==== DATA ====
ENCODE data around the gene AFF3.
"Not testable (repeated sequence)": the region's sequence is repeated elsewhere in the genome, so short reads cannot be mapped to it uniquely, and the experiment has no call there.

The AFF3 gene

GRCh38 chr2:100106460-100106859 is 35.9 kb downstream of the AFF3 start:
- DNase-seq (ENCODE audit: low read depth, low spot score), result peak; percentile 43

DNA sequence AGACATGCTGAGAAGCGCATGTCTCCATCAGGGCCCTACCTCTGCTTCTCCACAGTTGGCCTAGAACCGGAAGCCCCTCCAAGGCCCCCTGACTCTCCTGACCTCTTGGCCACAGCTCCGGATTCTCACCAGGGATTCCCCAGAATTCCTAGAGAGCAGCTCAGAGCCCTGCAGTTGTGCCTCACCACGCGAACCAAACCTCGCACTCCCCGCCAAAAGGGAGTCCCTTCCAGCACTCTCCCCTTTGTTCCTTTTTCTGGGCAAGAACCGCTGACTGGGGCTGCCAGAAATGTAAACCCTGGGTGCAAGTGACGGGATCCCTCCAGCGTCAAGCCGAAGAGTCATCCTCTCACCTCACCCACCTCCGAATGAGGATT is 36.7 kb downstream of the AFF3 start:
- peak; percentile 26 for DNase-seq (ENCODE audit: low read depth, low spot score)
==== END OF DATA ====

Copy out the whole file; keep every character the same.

ENCODE data around the gene AFF3.
"Not testable (repeated sequence)": the region's sequence is repeated elsewhere in the genome, so short reads cannot be mapped to it uniquely, and the experiment has no call there.

The AFF3 gene

GRCh38 chr2:100106460-100106859 is 35.9 kb downstream of the AFF3 start:
- DNase-seq (ENCODE audit: low read depth, low spot score), result peak; percentile 43

DNA sequence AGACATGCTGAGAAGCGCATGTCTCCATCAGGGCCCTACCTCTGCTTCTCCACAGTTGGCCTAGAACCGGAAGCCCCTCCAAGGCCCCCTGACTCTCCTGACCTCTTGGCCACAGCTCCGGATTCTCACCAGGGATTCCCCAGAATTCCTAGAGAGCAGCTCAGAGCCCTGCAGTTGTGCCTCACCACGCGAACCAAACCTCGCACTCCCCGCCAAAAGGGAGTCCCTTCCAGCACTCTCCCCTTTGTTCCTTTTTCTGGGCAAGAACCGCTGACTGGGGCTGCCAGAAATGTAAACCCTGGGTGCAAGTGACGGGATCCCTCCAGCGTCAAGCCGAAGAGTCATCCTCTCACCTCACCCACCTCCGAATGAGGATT is 36.7 kb downstream of the AFF3 start:
- peak; percentile 26 for DNase-seq (ENCODE audit: low read depth, low spot score)